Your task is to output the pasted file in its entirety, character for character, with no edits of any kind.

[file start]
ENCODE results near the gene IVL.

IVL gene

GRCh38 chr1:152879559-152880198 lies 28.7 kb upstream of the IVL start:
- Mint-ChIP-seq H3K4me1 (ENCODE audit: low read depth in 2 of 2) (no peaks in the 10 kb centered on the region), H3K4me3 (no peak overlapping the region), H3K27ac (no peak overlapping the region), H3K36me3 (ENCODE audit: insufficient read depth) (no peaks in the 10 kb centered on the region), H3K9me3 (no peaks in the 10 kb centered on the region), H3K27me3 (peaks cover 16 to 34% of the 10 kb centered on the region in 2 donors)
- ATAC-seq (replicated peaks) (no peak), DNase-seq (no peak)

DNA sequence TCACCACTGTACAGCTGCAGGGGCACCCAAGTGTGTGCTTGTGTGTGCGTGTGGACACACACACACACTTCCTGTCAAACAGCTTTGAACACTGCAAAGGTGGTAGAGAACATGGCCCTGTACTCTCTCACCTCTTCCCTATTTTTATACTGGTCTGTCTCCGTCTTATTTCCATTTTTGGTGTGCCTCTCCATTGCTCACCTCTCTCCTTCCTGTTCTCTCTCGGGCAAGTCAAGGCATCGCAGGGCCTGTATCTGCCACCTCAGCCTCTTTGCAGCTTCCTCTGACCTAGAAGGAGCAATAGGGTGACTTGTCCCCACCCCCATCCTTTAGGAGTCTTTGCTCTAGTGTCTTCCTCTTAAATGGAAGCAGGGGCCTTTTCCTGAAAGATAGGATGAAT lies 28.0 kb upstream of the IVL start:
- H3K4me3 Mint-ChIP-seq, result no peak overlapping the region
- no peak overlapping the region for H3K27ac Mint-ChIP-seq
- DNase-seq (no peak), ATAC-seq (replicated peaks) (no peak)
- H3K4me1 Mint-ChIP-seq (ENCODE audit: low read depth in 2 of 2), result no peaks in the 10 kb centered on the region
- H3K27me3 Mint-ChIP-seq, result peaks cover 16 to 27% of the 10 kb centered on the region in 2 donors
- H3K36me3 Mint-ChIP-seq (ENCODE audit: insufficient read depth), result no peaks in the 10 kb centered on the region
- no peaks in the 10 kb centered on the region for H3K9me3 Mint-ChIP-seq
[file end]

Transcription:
ENCODE results near the gene IVL.

IVL gene

GRCh38 chr1:152879559-152880198 lies 28.7 kb upstream of the IVL start:
- Mint-ChIP-seq H3K4me1 (ENCODE audit: low read depth in 2 of 2) (no peaks in the 10 kb centered on the region), H3K4me3 (no peak overlapping the region), H3K27ac (no peak overlapping the region), H3K36me3 (ENCODE audit: insufficient read depth) (no peaks in the 10 kb centered on the region), H3K9me3 (no peaks in the 10 kb centered on the region), H3K27me3 (peaks cover 16 to 34% of the 10 kb centered on the region in 2 donors)
- ATAC-seq (replicated peaks) (no peak), DNase-seq (no peak)

DNA sequence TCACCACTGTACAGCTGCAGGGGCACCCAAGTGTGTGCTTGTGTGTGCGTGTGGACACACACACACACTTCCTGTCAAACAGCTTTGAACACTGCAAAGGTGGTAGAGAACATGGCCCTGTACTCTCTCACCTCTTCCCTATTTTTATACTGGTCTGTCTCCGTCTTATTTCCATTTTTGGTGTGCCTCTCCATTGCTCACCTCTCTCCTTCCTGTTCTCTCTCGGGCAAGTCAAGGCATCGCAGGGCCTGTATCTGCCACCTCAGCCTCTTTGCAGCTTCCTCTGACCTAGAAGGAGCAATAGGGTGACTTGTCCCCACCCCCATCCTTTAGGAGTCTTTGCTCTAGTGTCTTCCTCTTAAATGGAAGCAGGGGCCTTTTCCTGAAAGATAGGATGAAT lies 28.0 kb upstream of the IVL start:
- H3K4me3 Mint-ChIP-seq, result no peak overlapping the region
- no peak overlapping the region for H3K27ac Mint-ChIP-seq
- DNase-seq (no peak), ATAC-seq (replicated peaks) (no peak)
- H3K4me1 Mint-ChIP-seq (ENCODE audit: low read depth in 2 of 2), result no peaks in the 10 kb centered on the region
- H3K27me3 Mint-ChIP-seq, result peaks cover 16 to 27% of the 10 kb centered on the region in 2 donors
- H3K36me3 Mint-ChIP-seq (ENCODE audit: insufficient read depth), result no peaks in the 10 kb centered on the region
- no peaks in the 10 kb centered on the region for H3K9me3 Mint-ChIP-seq